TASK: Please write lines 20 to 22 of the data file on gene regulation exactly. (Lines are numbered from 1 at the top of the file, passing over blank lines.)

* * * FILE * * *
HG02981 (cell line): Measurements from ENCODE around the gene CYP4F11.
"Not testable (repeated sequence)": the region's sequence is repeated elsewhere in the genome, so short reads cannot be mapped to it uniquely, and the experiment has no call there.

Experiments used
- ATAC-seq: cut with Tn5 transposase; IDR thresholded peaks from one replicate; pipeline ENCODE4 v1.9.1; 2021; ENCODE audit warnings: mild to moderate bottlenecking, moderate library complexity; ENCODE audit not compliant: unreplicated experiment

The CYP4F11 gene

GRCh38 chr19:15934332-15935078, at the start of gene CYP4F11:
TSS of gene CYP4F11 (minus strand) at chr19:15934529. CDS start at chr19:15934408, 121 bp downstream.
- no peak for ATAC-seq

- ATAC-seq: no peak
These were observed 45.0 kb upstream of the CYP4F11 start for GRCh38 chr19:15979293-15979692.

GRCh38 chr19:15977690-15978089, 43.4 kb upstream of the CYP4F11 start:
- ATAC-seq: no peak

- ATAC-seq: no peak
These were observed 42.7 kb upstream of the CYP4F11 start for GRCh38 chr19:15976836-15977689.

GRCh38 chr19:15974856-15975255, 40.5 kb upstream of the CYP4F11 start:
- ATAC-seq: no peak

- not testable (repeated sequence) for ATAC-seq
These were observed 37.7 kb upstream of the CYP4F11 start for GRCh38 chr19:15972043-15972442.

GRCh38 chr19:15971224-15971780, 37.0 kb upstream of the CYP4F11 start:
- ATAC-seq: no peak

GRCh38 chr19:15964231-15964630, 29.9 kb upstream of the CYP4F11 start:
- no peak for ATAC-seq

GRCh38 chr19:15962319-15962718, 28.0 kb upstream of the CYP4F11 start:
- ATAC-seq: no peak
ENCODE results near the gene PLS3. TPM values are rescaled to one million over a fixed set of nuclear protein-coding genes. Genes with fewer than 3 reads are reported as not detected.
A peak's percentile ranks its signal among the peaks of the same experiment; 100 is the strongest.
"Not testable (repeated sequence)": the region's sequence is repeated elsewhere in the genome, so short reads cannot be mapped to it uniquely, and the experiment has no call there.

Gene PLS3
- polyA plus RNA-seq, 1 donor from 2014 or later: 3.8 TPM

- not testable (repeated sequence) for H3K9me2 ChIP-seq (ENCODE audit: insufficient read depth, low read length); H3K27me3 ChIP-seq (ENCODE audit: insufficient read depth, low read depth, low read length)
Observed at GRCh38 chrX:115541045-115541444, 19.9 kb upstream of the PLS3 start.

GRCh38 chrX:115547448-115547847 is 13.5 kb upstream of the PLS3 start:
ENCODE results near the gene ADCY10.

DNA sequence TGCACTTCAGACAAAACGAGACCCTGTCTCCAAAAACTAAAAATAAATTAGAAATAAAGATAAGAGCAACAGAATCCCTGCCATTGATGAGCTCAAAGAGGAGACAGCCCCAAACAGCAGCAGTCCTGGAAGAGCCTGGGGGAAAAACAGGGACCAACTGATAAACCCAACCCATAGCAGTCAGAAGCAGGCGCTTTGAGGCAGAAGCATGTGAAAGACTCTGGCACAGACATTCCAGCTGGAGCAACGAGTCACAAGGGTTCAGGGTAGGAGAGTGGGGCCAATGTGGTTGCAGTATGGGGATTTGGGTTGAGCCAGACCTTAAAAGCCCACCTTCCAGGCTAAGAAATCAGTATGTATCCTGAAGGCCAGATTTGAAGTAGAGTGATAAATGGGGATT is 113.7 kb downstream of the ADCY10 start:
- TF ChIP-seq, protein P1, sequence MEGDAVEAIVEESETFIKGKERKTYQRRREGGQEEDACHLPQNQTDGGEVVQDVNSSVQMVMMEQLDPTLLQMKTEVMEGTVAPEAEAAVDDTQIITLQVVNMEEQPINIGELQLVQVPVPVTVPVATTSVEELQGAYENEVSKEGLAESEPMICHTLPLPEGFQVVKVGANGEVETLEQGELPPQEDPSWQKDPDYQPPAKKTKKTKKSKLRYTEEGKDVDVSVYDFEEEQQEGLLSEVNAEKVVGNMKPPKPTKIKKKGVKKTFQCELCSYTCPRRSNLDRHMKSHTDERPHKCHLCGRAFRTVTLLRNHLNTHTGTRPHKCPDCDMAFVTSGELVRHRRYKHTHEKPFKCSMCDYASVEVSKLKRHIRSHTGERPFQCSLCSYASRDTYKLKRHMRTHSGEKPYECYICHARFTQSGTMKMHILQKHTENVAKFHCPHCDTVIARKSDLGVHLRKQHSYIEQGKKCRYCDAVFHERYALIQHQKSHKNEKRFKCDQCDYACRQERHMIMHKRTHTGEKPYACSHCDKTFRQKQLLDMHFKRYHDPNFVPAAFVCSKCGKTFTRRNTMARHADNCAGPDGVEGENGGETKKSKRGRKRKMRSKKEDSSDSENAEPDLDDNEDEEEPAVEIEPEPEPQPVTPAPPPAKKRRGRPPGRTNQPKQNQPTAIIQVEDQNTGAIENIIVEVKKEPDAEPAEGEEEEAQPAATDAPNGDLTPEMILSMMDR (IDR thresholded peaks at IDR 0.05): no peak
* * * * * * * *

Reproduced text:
- ATAC-seq: no peak

GRCh38 chr19:15964231-15964630, 29.9 kb upstream of the CYP4F11 start:
- no peak for ATAC-seq